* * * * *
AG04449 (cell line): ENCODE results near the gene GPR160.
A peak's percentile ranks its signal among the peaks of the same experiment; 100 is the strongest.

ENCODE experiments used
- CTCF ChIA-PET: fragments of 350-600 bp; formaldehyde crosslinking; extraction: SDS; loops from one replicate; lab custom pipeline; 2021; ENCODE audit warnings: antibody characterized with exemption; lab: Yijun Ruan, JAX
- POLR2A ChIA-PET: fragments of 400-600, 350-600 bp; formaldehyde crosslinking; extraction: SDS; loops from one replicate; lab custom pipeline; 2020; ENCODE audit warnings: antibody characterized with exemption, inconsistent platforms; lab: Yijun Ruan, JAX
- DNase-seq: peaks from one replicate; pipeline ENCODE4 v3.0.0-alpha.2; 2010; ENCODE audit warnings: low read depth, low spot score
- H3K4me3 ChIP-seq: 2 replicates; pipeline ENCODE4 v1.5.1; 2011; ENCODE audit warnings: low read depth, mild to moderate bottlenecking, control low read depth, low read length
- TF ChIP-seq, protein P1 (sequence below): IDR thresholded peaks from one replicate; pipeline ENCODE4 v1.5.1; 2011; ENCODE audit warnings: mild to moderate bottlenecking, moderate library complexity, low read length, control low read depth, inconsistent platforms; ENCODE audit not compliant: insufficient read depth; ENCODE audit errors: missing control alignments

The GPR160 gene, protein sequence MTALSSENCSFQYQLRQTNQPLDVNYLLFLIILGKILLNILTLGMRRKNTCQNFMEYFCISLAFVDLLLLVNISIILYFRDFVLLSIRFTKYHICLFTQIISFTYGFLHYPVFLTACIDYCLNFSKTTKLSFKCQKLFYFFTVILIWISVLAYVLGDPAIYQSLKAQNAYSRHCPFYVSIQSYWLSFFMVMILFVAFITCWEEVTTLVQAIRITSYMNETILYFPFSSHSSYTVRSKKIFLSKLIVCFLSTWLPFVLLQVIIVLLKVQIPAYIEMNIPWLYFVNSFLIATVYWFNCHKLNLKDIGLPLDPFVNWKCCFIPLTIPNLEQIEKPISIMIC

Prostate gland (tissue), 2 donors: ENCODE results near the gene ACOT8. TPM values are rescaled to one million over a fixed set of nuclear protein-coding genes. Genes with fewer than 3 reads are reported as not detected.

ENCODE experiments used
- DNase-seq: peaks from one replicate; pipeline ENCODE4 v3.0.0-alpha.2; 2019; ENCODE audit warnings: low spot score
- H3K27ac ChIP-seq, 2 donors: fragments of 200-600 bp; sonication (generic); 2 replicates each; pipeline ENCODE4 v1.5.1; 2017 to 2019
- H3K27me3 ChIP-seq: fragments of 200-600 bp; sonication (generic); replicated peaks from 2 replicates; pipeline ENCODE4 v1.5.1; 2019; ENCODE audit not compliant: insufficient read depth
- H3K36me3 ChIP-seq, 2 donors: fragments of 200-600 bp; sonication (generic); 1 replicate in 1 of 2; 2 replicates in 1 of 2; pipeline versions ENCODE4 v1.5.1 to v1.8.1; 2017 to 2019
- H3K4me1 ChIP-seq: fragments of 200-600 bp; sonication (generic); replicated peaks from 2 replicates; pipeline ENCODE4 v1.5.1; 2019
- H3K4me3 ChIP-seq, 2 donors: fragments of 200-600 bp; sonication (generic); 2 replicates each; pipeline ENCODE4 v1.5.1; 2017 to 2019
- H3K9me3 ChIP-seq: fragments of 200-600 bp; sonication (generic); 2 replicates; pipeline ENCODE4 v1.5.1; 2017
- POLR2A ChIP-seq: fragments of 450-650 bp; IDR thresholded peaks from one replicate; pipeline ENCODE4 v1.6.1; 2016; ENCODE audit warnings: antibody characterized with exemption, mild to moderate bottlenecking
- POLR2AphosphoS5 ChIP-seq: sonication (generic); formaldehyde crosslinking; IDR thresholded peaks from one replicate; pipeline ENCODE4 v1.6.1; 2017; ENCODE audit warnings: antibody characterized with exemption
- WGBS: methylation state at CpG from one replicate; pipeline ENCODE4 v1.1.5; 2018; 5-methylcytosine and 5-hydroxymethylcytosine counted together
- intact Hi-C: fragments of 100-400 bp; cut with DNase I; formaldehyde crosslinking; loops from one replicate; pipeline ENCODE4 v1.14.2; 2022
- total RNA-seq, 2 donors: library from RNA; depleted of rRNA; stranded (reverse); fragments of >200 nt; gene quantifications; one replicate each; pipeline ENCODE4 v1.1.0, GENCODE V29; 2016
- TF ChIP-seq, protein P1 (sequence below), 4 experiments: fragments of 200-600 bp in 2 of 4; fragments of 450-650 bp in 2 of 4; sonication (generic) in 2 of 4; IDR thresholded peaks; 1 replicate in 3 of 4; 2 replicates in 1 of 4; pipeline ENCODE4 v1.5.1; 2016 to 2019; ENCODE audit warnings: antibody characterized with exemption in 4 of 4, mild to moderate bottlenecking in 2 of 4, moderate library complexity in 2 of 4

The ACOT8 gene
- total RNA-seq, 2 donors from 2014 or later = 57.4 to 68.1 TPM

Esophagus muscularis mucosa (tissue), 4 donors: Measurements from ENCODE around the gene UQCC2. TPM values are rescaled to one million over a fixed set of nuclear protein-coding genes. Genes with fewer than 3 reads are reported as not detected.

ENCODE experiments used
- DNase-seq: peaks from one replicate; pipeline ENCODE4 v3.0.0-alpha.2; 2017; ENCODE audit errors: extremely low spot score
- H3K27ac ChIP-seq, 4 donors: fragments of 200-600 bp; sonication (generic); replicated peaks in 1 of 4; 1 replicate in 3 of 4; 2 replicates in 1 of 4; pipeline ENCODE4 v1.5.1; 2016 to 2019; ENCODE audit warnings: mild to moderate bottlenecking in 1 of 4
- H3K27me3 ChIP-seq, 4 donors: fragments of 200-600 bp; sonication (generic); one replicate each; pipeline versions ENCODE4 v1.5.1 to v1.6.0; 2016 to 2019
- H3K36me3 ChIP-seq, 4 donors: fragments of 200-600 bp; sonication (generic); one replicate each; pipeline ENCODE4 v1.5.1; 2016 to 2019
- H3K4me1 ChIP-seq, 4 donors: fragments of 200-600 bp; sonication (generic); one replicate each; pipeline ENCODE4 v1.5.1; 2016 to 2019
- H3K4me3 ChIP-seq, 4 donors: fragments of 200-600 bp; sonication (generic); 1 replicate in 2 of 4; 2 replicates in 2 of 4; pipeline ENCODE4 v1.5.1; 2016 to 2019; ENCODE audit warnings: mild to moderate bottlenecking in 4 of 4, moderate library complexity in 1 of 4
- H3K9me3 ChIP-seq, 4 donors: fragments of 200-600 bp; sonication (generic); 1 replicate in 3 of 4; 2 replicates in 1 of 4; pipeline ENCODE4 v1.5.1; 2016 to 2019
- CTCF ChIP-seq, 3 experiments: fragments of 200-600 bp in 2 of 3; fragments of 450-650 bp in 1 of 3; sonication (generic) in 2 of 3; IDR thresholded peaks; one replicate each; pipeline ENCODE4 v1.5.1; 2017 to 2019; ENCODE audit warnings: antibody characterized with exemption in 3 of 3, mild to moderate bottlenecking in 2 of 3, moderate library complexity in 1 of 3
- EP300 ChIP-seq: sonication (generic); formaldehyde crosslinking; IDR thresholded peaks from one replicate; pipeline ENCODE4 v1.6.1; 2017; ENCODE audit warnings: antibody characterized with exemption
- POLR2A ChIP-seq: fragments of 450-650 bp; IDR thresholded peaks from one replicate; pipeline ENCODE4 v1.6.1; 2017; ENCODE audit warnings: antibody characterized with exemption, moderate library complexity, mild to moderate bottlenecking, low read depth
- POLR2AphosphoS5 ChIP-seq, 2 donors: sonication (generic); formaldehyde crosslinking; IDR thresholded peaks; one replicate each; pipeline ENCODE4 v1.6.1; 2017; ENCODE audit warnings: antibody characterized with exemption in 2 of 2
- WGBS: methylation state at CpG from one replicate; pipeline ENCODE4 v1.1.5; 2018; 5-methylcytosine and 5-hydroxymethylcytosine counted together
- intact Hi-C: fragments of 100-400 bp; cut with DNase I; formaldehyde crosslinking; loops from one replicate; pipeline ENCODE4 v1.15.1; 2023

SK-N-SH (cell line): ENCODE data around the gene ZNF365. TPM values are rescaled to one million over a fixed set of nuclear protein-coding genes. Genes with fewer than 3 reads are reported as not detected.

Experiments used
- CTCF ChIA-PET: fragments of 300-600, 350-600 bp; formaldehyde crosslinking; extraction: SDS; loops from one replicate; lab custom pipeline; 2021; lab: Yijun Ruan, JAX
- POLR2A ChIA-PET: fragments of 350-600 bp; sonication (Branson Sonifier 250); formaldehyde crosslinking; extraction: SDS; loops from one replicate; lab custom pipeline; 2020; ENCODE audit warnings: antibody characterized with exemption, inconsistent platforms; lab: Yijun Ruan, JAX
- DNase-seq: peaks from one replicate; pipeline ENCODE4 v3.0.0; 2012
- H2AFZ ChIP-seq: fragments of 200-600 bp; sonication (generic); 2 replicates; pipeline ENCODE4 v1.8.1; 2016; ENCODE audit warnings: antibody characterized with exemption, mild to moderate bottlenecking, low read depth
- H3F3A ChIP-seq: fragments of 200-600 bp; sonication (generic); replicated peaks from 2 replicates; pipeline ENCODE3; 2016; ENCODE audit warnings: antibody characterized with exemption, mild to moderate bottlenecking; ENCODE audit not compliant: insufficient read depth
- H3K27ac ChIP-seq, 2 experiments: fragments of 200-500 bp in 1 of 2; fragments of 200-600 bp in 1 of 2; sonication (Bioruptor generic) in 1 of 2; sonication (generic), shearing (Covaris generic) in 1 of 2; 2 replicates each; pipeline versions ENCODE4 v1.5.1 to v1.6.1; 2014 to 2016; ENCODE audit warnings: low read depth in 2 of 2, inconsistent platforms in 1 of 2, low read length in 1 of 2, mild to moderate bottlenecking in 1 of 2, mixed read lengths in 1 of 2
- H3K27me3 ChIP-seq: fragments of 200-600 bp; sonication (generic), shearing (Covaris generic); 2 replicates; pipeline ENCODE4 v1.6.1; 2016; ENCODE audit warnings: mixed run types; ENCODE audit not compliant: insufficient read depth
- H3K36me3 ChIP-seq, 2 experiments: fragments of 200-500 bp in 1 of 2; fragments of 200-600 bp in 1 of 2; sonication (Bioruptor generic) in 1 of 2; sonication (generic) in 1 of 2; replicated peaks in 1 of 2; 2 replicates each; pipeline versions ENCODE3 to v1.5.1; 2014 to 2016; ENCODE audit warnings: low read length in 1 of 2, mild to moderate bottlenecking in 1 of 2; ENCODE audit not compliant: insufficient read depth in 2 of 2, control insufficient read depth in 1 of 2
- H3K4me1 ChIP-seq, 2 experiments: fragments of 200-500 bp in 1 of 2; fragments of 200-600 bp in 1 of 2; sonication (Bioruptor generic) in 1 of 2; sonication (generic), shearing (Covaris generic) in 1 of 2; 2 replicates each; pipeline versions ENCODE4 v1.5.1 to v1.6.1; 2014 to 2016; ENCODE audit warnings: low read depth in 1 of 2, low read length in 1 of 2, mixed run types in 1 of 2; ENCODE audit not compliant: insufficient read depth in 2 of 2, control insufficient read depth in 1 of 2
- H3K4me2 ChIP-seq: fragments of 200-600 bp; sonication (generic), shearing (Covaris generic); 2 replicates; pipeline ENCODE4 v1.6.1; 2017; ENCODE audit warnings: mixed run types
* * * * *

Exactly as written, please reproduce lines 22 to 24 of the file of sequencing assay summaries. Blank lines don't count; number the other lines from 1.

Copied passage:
- intact Hi-C: fragments of 100-400 bp; cut with DNase I; formaldehyde crosslinking; loops from one replicate; pipeline ENCODE4 v1.14.2; 2022
- total RNA-seq, 2 donors: library from RNA; depleted of rRNA; stranded (reverse); fragments of >200 nt; gene quantifications; one replicate each; pipeline ENCODE4 v1.1.0, GENCODE V29; 2016
- TF ChIP-seq, protein P1 (sequence below), 4 experiments: fragments of 200-600 bp in 2 of 4; fragments of 450-650 bp in 2 of 4; sonication (generic) in 2 of 4; IDR thresholded peaks; 1 replicate in 3 of 4; 2 replicates in 1 of 4; pipeline ENCODE4 v1.5.1; 2016 to 2019; ENCODE audit warnings: antibody characterized with exemption in 4 of 4, mild to moderate bottlenecking in 2 of 4, moderate library complexity in 2 of 4